Our chief stated that he needs yet another firefighting unit. Unfortunately, however, he failed to make a valid case, or to fully explain the need for such a purchase. At a recent commission meeting he said the 1996 engine used as a spare vehicle needed a few repairs.

Currently occupying our city fire station we have a 100-foot ladder truck, also a questionable purchase, which I will not even address here.

Besides this ladder truck, we have the 2005 front line pumper known as Engine 11. Add to this the spare engine mentioned above, the chief’s vehicle, and a quality Flagler County truck complete with paramedics.

In short, we have three adequate firefighting vehicles and a county truck in our city at this time, all capable of doing everything we need in this small town.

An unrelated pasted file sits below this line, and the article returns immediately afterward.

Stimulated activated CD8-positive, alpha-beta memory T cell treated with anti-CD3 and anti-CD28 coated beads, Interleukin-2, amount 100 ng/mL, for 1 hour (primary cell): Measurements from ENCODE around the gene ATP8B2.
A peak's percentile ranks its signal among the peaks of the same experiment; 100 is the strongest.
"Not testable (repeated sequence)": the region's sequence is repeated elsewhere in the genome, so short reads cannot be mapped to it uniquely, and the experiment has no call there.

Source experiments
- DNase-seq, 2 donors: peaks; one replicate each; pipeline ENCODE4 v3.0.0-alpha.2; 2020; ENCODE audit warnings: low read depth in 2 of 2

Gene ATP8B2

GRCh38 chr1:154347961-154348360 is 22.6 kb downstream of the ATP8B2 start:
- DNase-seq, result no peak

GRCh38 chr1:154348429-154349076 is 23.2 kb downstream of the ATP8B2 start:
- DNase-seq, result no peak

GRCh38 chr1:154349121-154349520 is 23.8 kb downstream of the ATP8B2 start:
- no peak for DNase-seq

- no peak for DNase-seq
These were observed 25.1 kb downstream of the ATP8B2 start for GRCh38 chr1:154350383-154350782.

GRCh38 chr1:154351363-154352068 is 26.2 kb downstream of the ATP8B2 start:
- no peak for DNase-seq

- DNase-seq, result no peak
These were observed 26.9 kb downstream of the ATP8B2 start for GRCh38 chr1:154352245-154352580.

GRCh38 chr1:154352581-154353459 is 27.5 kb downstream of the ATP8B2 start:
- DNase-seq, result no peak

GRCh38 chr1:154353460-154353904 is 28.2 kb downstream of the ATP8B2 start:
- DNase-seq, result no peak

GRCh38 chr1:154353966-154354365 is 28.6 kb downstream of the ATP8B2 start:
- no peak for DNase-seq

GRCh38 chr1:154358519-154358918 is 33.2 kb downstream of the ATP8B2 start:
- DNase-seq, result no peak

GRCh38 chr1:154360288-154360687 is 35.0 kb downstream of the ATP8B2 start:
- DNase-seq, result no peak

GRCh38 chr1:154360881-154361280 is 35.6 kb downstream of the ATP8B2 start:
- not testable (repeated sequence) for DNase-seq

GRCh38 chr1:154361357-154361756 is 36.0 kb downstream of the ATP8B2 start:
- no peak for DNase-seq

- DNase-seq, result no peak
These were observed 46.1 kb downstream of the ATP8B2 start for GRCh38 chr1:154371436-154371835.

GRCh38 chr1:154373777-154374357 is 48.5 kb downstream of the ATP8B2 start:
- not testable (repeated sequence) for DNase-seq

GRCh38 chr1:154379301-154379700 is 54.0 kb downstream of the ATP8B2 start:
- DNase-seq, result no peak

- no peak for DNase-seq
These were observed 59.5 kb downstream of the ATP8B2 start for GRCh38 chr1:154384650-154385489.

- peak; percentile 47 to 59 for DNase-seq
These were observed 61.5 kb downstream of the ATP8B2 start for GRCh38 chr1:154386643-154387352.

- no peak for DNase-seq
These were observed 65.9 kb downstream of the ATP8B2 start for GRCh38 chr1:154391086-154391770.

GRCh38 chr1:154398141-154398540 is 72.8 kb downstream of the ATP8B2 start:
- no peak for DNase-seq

So I now ask that those three city commissioners do the correct thing for their constituents and withdraw their support of the fire chief’s request.

I believe that I talk for the majority of our residents in saying that this is definitely not the time to be placing additional debt on the backs of our taxpaying residents. We are already being double taxed because we are paying taxes for two fire departments as it is: county and city.

Arthur Woosley
Flagler Beach

Kayla Stager Someone needs to do something with the elderly and their driver’s licenses. The lady who ran into the house on Belle Terre, the man who hit the guy on the motorcycle, now running into a Publix — something needs to be done! I understand accidents happen, but the older you get, the slower your reflexes and depth perception.

Tarena Bisulca I literally just walked out of the exit, made a right with my cart and two small children and heard the crash happen right behind my back. It was horrible! People were running out covered in blood, screaming, crying. It was the most traumatizing thing I’ve ever witnessed. If we were 10 seconds slower, we would’ve been right in the path.